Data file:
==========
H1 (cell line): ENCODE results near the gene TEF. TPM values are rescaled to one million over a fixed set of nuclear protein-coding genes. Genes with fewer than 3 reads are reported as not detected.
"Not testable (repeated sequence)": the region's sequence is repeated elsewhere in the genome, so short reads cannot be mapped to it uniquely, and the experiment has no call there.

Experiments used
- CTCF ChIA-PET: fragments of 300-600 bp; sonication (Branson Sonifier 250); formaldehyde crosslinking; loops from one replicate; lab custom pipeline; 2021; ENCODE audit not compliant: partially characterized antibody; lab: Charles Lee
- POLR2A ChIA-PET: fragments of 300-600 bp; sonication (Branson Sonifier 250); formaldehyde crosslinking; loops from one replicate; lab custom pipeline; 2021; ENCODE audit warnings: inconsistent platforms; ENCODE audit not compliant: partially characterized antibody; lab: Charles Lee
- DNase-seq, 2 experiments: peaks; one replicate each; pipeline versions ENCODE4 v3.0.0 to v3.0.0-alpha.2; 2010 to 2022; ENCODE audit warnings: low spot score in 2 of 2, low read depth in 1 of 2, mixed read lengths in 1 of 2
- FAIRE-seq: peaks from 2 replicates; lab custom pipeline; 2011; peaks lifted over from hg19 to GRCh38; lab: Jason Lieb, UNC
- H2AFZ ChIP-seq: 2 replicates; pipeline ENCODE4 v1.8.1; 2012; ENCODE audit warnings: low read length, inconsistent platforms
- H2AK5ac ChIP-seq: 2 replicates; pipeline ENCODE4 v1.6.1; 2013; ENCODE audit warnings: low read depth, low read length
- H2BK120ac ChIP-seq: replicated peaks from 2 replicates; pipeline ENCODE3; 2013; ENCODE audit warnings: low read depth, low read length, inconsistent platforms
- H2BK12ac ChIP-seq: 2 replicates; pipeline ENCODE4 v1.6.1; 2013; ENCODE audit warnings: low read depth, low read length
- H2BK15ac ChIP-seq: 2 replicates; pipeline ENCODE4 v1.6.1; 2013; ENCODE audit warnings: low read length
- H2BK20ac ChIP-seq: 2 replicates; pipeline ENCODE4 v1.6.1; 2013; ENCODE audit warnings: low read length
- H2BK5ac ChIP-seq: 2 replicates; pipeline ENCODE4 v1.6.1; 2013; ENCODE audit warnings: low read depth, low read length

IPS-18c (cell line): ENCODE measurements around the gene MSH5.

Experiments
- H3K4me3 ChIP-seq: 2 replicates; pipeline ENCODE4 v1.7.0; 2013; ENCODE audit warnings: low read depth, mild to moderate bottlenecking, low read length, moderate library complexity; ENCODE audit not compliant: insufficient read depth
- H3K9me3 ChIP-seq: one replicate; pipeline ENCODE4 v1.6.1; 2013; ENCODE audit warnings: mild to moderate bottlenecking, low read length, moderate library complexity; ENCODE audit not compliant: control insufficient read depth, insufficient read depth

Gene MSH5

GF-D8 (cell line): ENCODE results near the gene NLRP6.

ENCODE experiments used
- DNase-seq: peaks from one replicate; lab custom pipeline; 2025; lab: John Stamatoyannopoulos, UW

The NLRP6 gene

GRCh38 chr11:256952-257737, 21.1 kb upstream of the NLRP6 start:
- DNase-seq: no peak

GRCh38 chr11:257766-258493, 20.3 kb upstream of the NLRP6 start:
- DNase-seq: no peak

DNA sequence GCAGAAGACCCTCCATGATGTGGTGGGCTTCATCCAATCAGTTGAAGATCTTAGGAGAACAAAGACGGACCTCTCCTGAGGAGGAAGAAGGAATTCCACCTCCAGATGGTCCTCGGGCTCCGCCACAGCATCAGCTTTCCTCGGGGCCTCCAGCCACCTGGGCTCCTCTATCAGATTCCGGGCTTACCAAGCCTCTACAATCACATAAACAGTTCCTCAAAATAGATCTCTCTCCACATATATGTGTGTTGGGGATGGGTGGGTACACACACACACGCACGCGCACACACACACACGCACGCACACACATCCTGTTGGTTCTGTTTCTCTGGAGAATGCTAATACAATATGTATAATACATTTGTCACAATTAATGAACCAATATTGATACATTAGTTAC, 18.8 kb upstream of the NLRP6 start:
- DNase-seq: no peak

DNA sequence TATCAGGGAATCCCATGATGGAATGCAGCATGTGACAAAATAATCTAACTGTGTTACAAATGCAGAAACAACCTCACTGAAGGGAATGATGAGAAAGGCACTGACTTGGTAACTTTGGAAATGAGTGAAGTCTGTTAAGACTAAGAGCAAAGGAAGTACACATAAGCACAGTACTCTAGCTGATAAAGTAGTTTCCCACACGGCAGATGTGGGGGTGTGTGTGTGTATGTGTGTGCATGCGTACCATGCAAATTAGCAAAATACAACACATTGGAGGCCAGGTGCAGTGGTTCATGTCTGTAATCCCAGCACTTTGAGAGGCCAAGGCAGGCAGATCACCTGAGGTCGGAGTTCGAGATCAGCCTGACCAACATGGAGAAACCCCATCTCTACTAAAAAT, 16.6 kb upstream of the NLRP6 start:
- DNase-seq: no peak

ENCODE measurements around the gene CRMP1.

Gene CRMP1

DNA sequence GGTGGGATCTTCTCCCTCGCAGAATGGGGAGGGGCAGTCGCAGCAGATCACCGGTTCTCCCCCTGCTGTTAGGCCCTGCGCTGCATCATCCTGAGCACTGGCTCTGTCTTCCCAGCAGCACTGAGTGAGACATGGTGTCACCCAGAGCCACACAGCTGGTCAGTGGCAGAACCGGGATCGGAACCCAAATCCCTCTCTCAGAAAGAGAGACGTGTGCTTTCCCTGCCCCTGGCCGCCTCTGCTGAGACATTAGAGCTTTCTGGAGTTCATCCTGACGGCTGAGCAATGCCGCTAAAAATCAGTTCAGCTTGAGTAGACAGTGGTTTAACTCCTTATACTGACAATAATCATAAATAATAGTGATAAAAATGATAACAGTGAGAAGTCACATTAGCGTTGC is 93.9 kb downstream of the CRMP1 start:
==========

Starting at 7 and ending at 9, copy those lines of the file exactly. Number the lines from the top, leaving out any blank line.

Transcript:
- FAIRE-seq: peaks from 2 replicates; lab custom pipeline; 2011; peaks lifted over from hg19 to GRCh38; lab: Jason Lieb, UNC
- H2AFZ ChIP-seq: 2 replicates; pipeline ENCODE4 v1.8.1; 2012; ENCODE audit warnings: low read length, inconsistent platforms
- H2AK5ac ChIP-seq: 2 replicates; pipeline ENCODE4 v1.6.1; 2013; ENCODE audit warnings: low read depth, low read length